Learning from the Cream of the Wagner Crop
The countdown is on — next Monday is the last day of classes for the spring of 2013; final exams will have been sweated out by May 15; and as of today, exactly three weeks remain till commencement. Spring fever is in full gear, the trees are bursting with frilly pink and white blossoms, and the students are spread out on towels and mats on every grassy surface, sunning while they (try to, or at least appear to) study.
One of the markers that the end has come happened yesterday afternoon, when all of the senior honors students presented their theses in posters and displays. Students, faculty, and administrators filled the Union Atrium and Gallery with conversation on topics ranging from intraspecific kleptoparasitism among common terns (Mark Fealey, biology major) to the satire of Swift and Wilde (Samantha Knoerzer, English major) to fair value accounting (Sutton Bantle, accounting major). And many more — there were 24 presentations from students representing 16 majors.
To give you a flavor of the breadth of Wagner student research, let me tell you about a few of the displays I checked out:
1. Gina Auricchio, microbiology, was presenting work she did while assisting a postdoctoral researcher at Johns Hopkins University, who was studying pancreatic cancer. Gina did this research during the summer of her sophomore year through the Wagner/Johns Hopkins/Spiro Partnership. She was specifically looking at the cilia in tumor cells, and she enthusiastically pointed out her favorite image. She will continue her education at Wagner next year, completing her master's in a year through the five-year BS/MS microbiology program. For her master's work, she would like to study microbes in cosmetics. In the future, she hopes to go to medical school.
2. Mary Somich, psychology and sociology, did a study on factors that predict how willing a person is to foster or adopt children. Specifically, she was looking at how a person's politics and religion would influence their attitudes toward fostering or adopting, and she found that people who hold conservative political and conservative religious views tend to have a negative view of fostering or adopting. That was an unexpected finding to me. Another interesting aspect of her study was her methodology: She created an online survey and quite successfully spread the word through Facebook. As friends posted her link on their Facebook pages, it reached more and more people, and resulted in a good demographic spread for her sample. Mary will be going to Columbia University in the fall for a master's in psychotherapy and mental health.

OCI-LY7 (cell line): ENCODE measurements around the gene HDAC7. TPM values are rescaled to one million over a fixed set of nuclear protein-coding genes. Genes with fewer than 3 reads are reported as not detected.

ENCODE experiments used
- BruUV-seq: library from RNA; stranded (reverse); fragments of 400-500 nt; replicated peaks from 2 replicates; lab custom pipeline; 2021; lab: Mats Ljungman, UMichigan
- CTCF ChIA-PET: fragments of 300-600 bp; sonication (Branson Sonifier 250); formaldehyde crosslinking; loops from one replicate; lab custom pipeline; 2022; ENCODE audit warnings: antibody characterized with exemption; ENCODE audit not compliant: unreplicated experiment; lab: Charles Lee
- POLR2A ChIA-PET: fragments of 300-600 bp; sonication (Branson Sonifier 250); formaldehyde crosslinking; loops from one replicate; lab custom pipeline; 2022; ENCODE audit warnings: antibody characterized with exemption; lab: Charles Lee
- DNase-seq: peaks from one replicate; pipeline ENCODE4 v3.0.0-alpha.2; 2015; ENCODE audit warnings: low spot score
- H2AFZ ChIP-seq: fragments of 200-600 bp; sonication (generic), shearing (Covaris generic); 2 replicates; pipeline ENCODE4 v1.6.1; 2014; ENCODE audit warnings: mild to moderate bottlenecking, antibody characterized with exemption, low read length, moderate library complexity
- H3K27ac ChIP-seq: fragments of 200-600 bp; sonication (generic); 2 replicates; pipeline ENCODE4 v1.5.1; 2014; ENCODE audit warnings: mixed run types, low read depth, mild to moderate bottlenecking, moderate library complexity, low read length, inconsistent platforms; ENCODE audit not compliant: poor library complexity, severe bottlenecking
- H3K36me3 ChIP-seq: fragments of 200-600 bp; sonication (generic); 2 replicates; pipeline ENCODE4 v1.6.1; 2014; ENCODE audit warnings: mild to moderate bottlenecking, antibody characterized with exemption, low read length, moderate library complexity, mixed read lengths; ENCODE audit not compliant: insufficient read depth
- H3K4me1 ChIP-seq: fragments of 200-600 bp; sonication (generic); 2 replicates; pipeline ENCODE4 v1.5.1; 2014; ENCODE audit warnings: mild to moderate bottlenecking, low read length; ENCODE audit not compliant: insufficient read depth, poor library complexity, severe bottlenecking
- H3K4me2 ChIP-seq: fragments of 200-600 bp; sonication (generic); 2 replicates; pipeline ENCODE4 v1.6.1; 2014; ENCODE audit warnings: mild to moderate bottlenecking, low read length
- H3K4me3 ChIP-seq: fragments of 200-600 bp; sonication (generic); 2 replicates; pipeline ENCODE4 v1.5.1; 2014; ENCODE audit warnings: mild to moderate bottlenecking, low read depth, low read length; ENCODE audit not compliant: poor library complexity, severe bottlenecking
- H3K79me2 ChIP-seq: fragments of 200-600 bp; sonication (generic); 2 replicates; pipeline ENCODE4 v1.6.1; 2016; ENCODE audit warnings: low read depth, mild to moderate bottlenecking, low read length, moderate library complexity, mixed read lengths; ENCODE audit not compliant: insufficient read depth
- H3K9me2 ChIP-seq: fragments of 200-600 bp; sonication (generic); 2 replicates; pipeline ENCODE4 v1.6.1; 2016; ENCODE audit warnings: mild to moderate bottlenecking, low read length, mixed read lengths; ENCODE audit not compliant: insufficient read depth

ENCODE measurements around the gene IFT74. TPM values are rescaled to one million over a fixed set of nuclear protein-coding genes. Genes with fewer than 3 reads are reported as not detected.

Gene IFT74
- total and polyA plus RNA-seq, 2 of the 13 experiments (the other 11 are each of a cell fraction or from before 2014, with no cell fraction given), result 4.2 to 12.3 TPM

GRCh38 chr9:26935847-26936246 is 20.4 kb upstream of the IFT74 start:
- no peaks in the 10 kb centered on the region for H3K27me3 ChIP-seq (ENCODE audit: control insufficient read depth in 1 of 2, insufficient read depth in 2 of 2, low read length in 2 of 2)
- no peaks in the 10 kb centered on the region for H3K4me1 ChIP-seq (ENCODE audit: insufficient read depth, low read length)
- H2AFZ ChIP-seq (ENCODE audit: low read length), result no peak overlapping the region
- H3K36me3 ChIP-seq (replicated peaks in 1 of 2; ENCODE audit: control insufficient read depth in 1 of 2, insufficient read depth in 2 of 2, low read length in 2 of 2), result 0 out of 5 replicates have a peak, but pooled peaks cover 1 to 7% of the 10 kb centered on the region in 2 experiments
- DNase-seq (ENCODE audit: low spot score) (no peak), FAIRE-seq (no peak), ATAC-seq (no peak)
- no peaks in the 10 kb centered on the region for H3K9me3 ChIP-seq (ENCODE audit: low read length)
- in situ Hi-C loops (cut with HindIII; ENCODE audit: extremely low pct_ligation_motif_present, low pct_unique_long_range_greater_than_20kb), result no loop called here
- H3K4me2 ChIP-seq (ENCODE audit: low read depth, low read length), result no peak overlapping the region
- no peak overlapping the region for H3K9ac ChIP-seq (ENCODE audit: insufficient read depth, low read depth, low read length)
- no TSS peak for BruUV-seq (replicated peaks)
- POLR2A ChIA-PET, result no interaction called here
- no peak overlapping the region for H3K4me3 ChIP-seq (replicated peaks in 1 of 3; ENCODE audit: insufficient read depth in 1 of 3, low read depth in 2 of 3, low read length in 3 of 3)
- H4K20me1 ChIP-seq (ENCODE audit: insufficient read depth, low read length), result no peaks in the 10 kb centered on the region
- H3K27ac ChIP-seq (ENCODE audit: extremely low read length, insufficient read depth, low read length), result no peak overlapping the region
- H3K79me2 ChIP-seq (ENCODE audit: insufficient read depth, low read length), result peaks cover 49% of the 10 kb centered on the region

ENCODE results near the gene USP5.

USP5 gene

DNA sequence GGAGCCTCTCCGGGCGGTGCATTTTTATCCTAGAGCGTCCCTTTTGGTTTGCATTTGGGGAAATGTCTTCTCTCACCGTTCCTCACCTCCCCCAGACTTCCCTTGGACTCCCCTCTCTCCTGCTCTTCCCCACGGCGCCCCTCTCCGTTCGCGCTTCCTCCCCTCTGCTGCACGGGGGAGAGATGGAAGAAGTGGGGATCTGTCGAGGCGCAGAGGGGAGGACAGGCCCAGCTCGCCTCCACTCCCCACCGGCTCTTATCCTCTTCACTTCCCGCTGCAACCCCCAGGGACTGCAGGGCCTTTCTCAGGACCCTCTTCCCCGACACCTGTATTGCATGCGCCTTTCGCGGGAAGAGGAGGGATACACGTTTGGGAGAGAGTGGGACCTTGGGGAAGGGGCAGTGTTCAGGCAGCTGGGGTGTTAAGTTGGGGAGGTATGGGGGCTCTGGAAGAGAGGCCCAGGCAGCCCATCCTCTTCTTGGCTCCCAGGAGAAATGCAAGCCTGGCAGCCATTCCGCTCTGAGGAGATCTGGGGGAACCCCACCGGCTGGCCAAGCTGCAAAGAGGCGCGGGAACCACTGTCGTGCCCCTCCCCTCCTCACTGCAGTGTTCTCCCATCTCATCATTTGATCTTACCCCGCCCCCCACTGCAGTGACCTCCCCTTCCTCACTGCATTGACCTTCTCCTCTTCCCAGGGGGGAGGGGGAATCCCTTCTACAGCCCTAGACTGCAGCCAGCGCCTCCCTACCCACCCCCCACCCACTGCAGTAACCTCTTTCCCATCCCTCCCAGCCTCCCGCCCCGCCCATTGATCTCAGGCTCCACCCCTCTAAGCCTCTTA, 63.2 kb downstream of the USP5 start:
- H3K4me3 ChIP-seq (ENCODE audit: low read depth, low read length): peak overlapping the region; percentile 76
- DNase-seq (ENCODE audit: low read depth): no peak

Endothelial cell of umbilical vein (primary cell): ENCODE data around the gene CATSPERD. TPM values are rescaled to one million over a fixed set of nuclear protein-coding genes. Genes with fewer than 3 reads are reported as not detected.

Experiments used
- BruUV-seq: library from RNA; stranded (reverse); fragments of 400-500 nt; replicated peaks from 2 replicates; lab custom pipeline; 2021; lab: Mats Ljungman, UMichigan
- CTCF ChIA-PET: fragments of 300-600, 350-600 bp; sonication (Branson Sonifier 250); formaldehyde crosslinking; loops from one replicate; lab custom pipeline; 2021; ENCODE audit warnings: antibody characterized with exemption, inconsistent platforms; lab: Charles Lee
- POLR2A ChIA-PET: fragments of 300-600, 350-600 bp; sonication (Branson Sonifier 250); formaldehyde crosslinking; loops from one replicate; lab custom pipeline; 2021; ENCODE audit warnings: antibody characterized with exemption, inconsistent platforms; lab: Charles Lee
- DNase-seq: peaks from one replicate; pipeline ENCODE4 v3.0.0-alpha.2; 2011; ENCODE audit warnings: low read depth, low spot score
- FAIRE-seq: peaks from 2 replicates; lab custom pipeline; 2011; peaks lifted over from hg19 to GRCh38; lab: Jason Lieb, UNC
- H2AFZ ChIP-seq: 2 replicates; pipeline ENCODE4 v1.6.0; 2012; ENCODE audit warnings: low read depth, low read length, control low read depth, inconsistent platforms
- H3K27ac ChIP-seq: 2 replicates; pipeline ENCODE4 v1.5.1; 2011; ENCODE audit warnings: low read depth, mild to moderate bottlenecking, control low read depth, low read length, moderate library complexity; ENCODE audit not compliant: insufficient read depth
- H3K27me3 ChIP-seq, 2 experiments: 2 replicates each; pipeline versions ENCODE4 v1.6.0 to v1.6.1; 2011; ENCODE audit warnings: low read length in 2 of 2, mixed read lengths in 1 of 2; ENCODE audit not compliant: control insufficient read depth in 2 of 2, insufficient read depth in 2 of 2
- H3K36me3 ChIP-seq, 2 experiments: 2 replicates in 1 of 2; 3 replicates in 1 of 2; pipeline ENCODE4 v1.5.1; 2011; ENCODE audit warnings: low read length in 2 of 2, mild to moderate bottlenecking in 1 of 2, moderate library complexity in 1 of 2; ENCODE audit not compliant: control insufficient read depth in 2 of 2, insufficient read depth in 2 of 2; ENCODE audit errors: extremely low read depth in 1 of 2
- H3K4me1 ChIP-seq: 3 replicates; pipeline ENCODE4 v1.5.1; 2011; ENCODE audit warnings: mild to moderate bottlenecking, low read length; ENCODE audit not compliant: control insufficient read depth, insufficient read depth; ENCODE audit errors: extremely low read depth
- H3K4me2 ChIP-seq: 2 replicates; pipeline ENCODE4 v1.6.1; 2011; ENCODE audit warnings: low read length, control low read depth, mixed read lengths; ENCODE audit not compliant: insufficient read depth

3. Lastly, I spoke with Brittany McCullough, a philosophy and Spanish double major with a minor in sociology. Her study's goal was to explore various views of abortion and to find the one that was the most logically consistent. She found her answer in L. W. Sumner's "sentience principle," by which any being with the capacity to experience pleasure and pain has moral standing. Brittany said she chose to study philosophy initially because she had heard it was great preparation for law school. In the meantime, she has lost her interest in becoming a lawyer, but she loves studying philosophy because of its emphasis on rational, logical thinking even on emotional topics — like abortion. After graduation, she plans to go home to Fort Hood, Texas, and work while she considers whether to go to graduate school.
"The honors program is quite selective," says its director, biology professor Horst Onken. "I am very pleased with the honors students, not only this year." Last fall, more than 90 first-year students entered the program, but only 61 have remained in the program. It's especially difficult for science majors with their lab work and prerequisites, so Onken was pleased that nine science majors persisted through the program to graduation this year. The honors program truly does represent the cream of the Wagner crop.
— Laura Barlament, Editor, Wagner Magazine
May 3, 2013